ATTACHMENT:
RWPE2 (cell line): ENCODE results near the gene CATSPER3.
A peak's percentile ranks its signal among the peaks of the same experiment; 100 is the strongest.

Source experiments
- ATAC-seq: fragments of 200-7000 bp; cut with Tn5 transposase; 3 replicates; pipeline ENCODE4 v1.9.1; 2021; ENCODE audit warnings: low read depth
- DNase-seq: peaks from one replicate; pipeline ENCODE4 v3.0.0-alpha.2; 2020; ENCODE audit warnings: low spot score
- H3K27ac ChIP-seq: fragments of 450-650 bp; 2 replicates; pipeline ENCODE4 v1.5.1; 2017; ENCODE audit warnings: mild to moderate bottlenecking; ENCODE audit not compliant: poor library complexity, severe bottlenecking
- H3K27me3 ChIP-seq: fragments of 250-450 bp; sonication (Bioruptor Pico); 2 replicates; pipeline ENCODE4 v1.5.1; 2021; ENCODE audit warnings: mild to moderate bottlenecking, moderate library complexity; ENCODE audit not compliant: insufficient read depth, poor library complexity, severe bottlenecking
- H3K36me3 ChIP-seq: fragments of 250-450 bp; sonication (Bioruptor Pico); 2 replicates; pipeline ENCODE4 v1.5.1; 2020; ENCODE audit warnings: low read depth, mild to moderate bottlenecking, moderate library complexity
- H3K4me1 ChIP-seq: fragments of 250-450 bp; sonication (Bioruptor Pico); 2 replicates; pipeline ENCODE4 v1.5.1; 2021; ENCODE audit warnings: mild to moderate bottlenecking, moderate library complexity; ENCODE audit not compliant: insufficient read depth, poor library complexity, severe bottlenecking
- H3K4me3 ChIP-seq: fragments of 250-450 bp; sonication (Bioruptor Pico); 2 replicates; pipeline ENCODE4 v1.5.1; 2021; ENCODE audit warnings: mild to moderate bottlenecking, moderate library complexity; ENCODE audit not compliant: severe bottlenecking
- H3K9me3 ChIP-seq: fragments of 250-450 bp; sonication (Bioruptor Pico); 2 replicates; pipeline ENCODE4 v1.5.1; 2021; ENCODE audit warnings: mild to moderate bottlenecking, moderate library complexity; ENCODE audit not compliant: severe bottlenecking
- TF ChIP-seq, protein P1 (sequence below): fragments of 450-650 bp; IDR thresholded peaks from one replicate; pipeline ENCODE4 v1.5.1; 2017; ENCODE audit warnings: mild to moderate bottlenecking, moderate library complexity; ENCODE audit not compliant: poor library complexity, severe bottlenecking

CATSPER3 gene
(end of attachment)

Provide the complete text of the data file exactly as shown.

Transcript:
RWPE2 (cell line): ENCODE results near the gene CATSPER3.
A peak's percentile ranks its signal among the peaks of the same experiment; 100 is the strongest.

Source experiments
- ATAC-seq: fragments of 200-7000 bp; cut with Tn5 transposase; 3 replicates; pipeline ENCODE4 v1.9.1; 2021; ENCODE audit warnings: low read depth
- DNase-seq: peaks from one replicate; pipeline ENCODE4 v3.0.0-alpha.2; 2020; ENCODE audit warnings: low spot score
- H3K27ac ChIP-seq: fragments of 450-650 bp; 2 replicates; pipeline ENCODE4 v1.5.1; 2017; ENCODE audit warnings: mild to moderate bottlenecking; ENCODE audit not compliant: poor library complexity, severe bottlenecking
- H3K27me3 ChIP-seq: fragments of 250-450 bp; sonication (Bioruptor Pico); 2 replicates; pipeline ENCODE4 v1.5.1; 2021; ENCODE audit warnings: mild to moderate bottlenecking, moderate library complexity; ENCODE audit not compliant: insufficient read depth, poor library complexity, severe bottlenecking
- H3K36me3 ChIP-seq: fragments of 250-450 bp; sonication (Bioruptor Pico); 2 replicates; pipeline ENCODE4 v1.5.1; 2020; ENCODE audit warnings: low read depth, mild to moderate bottlenecking, moderate library complexity
- H3K4me1 ChIP-seq: fragments of 250-450 bp; sonication (Bioruptor Pico); 2 replicates; pipeline ENCODE4 v1.5.1; 2021; ENCODE audit warnings: mild to moderate bottlenecking, moderate library complexity; ENCODE audit not compliant: insufficient read depth, poor library complexity, severe bottlenecking
- H3K4me3 ChIP-seq: fragments of 250-450 bp; sonication (Bioruptor Pico); 2 replicates; pipeline ENCODE4 v1.5.1; 2021; ENCODE audit warnings: mild to moderate bottlenecking, moderate library complexity; ENCODE audit not compliant: severe bottlenecking
- H3K9me3 ChIP-seq: fragments of 250-450 bp; sonication (Bioruptor Pico); 2 replicates; pipeline ENCODE4 v1.5.1; 2021; ENCODE audit warnings: mild to moderate bottlenecking, moderate library complexity; ENCODE audit not compliant: severe bottlenecking
- TF ChIP-seq, protein P1 (sequence below): fragments of 450-650 bp; IDR thresholded peaks from one replicate; pipeline ENCODE4 v1.5.1; 2017; ENCODE audit warnings: mild to moderate bottlenecking, moderate library complexity; ENCODE audit not compliant: poor library complexity, severe bottlenecking

CATSPER3 gene